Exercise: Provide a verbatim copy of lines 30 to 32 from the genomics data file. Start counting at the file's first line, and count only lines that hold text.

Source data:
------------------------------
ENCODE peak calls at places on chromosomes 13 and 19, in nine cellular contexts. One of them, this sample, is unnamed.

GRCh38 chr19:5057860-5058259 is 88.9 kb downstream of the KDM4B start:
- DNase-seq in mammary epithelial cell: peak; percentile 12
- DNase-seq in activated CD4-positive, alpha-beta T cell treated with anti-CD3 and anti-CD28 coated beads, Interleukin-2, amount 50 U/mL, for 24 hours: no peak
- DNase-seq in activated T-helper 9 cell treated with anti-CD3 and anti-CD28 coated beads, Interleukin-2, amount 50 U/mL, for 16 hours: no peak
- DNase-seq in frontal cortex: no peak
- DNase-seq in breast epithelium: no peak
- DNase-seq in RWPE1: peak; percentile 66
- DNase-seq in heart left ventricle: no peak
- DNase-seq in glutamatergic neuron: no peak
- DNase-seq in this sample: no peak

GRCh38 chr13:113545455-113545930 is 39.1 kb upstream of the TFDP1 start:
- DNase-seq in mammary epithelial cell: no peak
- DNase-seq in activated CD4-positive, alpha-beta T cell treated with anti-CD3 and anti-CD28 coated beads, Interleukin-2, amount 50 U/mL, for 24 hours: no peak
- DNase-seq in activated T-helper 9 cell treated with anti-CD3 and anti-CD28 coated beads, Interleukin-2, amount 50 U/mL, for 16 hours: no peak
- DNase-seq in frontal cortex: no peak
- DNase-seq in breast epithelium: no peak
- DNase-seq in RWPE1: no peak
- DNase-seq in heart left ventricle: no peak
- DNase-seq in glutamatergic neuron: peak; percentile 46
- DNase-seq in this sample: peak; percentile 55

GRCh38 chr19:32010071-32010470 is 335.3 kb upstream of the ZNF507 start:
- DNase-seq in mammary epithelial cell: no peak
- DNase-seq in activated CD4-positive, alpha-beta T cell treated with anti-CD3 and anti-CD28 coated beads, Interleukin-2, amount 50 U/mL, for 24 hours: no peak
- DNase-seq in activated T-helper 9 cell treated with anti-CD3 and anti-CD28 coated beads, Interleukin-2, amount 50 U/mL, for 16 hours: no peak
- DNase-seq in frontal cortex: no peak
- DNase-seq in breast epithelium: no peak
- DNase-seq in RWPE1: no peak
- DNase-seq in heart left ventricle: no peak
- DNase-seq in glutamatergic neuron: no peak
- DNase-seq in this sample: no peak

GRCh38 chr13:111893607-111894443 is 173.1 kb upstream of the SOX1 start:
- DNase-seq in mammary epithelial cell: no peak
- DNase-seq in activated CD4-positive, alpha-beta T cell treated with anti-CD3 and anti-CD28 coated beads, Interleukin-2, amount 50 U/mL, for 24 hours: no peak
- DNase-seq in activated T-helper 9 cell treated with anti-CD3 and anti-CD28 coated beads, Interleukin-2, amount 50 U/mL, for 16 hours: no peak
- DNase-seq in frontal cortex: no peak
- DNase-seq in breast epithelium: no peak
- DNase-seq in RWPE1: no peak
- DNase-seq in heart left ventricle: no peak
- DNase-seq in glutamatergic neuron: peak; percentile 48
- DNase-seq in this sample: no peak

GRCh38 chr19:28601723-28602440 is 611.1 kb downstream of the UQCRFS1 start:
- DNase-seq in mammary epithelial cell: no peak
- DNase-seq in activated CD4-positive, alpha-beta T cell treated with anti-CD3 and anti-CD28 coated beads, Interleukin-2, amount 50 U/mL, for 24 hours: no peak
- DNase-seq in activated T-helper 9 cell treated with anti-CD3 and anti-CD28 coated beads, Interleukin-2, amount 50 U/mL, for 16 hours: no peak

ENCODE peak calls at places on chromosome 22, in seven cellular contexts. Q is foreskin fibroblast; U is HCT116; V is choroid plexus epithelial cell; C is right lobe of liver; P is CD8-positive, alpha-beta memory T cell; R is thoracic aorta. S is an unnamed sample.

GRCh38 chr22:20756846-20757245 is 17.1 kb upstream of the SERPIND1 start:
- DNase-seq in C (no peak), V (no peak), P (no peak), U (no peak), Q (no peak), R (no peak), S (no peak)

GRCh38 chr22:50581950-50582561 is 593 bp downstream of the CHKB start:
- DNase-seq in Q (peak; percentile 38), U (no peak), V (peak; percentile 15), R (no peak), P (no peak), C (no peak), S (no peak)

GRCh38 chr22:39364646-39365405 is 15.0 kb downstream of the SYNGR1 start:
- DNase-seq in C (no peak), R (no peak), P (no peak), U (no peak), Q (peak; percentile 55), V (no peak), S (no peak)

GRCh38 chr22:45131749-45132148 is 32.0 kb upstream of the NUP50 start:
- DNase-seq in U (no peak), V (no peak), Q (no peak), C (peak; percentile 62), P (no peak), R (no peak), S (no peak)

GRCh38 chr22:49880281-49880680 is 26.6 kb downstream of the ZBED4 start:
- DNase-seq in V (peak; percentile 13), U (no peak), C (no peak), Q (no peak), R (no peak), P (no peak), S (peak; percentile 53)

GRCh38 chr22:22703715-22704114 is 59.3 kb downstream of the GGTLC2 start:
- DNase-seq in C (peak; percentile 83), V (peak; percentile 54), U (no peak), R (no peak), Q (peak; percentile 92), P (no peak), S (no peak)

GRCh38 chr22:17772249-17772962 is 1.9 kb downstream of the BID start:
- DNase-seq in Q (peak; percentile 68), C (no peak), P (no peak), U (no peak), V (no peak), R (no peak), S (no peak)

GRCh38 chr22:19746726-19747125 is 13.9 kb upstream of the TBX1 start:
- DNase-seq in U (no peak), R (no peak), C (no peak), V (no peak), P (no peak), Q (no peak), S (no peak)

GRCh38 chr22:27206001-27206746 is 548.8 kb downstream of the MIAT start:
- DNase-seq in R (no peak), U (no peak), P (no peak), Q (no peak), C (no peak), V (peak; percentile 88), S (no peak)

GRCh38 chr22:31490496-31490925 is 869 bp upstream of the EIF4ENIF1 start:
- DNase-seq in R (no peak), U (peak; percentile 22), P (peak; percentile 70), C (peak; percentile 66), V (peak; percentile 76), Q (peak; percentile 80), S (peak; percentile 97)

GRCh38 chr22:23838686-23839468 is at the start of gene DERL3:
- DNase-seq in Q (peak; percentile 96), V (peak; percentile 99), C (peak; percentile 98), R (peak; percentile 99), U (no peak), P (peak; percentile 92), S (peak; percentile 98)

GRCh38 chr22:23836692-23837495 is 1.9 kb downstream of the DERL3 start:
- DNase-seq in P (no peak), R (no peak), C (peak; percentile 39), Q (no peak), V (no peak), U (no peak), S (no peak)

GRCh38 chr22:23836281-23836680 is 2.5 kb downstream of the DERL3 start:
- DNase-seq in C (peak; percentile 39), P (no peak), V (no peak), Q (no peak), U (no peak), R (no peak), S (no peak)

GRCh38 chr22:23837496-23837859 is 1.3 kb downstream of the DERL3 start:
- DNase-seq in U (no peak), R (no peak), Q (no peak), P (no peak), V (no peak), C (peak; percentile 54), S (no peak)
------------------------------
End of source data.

- DNase-seq in glutamatergic neuron: no peak
- DNase-seq in this sample: no peak

GRCh38 chr13:111893607-111894443 is 173.1 kb upstream of the SOX1 start: